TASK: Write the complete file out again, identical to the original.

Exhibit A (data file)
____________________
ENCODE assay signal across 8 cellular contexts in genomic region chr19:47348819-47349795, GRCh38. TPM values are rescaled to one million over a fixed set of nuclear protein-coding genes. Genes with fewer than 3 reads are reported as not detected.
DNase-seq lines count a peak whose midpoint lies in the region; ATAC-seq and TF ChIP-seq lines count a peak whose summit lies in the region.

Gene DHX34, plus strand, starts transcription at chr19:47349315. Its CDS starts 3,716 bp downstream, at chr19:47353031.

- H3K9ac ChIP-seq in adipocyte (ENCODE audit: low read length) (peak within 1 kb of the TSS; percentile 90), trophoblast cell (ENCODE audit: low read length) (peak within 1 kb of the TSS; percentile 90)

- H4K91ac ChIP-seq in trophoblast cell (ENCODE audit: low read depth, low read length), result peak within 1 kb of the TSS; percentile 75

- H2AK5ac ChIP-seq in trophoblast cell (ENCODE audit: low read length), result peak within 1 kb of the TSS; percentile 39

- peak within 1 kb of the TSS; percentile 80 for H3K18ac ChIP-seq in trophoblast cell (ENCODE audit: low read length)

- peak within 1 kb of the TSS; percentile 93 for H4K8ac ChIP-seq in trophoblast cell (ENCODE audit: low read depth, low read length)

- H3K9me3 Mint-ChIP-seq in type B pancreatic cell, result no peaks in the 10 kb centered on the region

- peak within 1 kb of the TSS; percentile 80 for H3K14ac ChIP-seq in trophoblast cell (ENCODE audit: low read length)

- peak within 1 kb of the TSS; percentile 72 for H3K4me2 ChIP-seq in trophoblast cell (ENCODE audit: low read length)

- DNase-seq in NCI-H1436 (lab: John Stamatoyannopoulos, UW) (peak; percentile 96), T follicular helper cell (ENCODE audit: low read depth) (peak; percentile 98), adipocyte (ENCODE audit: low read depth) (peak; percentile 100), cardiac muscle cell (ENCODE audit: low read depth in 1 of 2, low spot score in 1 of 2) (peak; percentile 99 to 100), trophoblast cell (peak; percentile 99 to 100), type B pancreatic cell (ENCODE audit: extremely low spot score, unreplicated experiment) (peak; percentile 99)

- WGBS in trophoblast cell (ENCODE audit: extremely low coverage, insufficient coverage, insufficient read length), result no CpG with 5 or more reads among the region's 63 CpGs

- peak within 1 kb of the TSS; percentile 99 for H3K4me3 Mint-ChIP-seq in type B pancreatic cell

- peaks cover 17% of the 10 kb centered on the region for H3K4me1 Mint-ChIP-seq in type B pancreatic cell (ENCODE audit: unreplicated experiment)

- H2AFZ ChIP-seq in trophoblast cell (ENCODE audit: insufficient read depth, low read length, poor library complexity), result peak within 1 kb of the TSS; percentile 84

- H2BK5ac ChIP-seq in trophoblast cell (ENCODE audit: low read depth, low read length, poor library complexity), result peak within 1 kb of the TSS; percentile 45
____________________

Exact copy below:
ENCODE assay signal across 8 cellular contexts in genomic region chr19:47348819-47349795, GRCh38. TPM values are rescaled to one million over a fixed set of nuclear protein-coding genes. Genes with fewer than 3 reads are reported as not detected.
DNase-seq lines count a peak whose midpoint lies in the region; ATAC-seq and TF ChIP-seq lines count a peak whose summit lies in the region.

Gene DHX34, plus strand, starts transcription at chr19:47349315. Its CDS starts 3,716 bp downstream, at chr19:47353031.

- H3K9ac ChIP-seq in adipocyte (ENCODE audit: low read length) (peak within 1 kb of the TSS; percentile 90), trophoblast cell (ENCODE audit: low read length) (peak within 1 kb of the TSS; percentile 90)

- H4K91ac ChIP-seq in trophoblast cell (ENCODE audit: low read depth, low read length), result peak within 1 kb of the TSS; percentile 75

- H2AK5ac ChIP-seq in trophoblast cell (ENCODE audit: low read length), result peak within 1 kb of the TSS; percentile 39

- peak within 1 kb of the TSS; percentile 80 for H3K18ac ChIP-seq in trophoblast cell (ENCODE audit: low read length)

- peak within 1 kb of the TSS; percentile 93 for H4K8ac ChIP-seq in trophoblast cell (ENCODE audit: low read depth, low read length)

- H3K9me3 Mint-ChIP-seq in type B pancreatic cell, result no peaks in the 10 kb centered on the region

- peak within 1 kb of the TSS; percentile 80 for H3K14ac ChIP-seq in trophoblast cell (ENCODE audit: low read length)

- peak within 1 kb of the TSS; percentile 72 for H3K4me2 ChIP-seq in trophoblast cell (ENCODE audit: low read length)

- DNase-seq in NCI-H1436 (lab: John Stamatoyannopoulos, UW) (peak; percentile 96), T follicular helper cell (ENCODE audit: low read depth) (peak; percentile 98), adipocyte (ENCODE audit: low read depth) (peak; percentile 100), cardiac muscle cell (ENCODE audit: low read depth in 1 of 2, low spot score in 1 of 2) (peak; percentile 99 to 100), trophoblast cell (peak; percentile 99 to 100), type B pancreatic cell (ENCODE audit: extremely low spot score, unreplicated experiment) (peak; percentile 99)

- WGBS in trophoblast cell (ENCODE audit: extremely low coverage, insufficient coverage, insufficient read length), result no CpG with 5 or more reads among the region's 63 CpGs

- peak within 1 kb of the TSS; percentile 99 for H3K4me3 Mint-ChIP-seq in type B pancreatic cell

- peaks cover 17% of the 10 kb centered on the region for H3K4me1 Mint-ChIP-seq in type B pancreatic cell (ENCODE audit: unreplicated experiment)

- H2AFZ ChIP-seq in trophoblast cell (ENCODE audit: insufficient read depth, low read length, poor library complexity), result peak within 1 kb of the TSS; percentile 84

- H2BK5ac ChIP-seq in trophoblast cell (ENCODE audit: low read depth, low read length, poor library complexity), result peak within 1 kb of the TSS; percentile 45